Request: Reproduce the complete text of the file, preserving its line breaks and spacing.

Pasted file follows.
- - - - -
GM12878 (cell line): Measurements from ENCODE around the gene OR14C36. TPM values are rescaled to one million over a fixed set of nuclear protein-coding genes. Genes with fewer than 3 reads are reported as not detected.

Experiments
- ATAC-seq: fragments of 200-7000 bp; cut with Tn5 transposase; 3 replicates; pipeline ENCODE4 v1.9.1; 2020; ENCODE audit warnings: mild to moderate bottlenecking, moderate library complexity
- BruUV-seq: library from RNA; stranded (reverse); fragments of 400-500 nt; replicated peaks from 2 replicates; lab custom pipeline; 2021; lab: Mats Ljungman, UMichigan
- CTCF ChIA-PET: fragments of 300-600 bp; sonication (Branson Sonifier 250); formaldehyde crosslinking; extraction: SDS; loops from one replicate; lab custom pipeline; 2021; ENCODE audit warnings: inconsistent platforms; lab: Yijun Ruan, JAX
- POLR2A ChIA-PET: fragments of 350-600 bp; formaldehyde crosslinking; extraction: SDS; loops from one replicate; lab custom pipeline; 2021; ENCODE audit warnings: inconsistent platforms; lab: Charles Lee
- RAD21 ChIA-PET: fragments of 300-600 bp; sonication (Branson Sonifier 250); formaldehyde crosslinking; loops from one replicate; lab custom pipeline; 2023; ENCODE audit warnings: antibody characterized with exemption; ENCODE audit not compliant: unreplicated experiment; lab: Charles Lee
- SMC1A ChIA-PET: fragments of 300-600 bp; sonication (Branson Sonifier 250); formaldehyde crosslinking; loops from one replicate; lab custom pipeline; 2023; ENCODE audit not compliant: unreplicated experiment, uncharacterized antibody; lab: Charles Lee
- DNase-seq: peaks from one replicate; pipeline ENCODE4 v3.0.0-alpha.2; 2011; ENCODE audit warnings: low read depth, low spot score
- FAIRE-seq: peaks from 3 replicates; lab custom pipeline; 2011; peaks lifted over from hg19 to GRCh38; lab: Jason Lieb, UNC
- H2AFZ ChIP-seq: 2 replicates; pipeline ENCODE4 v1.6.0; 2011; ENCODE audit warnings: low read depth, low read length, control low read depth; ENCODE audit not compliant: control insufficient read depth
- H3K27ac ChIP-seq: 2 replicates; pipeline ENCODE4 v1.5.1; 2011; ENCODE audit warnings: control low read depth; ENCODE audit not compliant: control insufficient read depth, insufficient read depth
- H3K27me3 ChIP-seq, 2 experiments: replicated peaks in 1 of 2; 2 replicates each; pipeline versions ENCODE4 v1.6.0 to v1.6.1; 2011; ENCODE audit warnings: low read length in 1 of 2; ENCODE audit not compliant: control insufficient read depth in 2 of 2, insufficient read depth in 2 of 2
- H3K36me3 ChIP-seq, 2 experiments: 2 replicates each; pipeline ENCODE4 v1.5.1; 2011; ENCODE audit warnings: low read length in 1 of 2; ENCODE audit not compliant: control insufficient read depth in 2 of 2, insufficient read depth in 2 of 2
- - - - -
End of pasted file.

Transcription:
GM12878 (cell line): Measurements from ENCODE around the gene OR14C36. TPM values are rescaled to one million over a fixed set of nuclear protein-coding genes. Genes with fewer than 3 reads are reported as not detected.

Experiments
- ATAC-seq: fragments of 200-7000 bp; cut with Tn5 transposase; 3 replicates; pipeline ENCODE4 v1.9.1; 2020; ENCODE audit warnings: mild to moderate bottlenecking, moderate library complexity
- BruUV-seq: library from RNA; stranded (reverse); fragments of 400-500 nt; replicated peaks from 2 replicates; lab custom pipeline; 2021; lab: Mats Ljungman, UMichigan
- CTCF ChIA-PET: fragments of 300-600 bp; sonication (Branson Sonifier 250); formaldehyde crosslinking; extraction: SDS; loops from one replicate; lab custom pipeline; 2021; ENCODE audit warnings: inconsistent platforms; lab: Yijun Ruan, JAX
- POLR2A ChIA-PET: fragments of 350-600 bp; formaldehyde crosslinking; extraction: SDS; loops from one replicate; lab custom pipeline; 2021; ENCODE audit warnings: inconsistent platforms; lab: Charles Lee
- RAD21 ChIA-PET: fragments of 300-600 bp; sonication (Branson Sonifier 250); formaldehyde crosslinking; loops from one replicate; lab custom pipeline; 2023; ENCODE audit warnings: antibody characterized with exemption; ENCODE audit not compliant: unreplicated experiment; lab: Charles Lee
- SMC1A ChIA-PET: fragments of 300-600 bp; sonication (Branson Sonifier 250); formaldehyde crosslinking; loops from one replicate; lab custom pipeline; 2023; ENCODE audit not compliant: unreplicated experiment, uncharacterized antibody; lab: Charles Lee
- DNase-seq: peaks from one replicate; pipeline ENCODE4 v3.0.0-alpha.2; 2011; ENCODE audit warnings: low read depth, low spot score
- FAIRE-seq: peaks from 3 replicates; lab custom pipeline; 2011; peaks lifted over from hg19 to GRCh38; lab: Jason Lieb, UNC
- H2AFZ ChIP-seq: 2 replicates; pipeline ENCODE4 v1.6.0; 2011; ENCODE audit warnings: low read depth, low read length, control low read depth; ENCODE audit not compliant: control insufficient read depth
- H3K27ac ChIP-seq: 2 replicates; pipeline ENCODE4 v1.5.1; 2011; ENCODE audit warnings: control low read depth; ENCODE audit not compliant: control insufficient read depth, insufficient read depth
- H3K27me3 ChIP-seq, 2 experiments: replicated peaks in 1 of 2; 2 replicates each; pipeline versions ENCODE4 v1.6.0 to v1.6.1; 2011; ENCODE audit warnings: low read length in 1 of 2; ENCODE audit not compliant: control insufficient read depth in 2 of 2, insufficient read depth in 2 of 2
- H3K36me3 ChIP-seq, 2 experiments: 2 replicates each; pipeline ENCODE4 v1.5.1; 2011; ENCODE audit warnings: low read length in 1 of 2; ENCODE audit not compliant: control insufficient read depth in 2 of 2, insufficient read depth in 2 of 2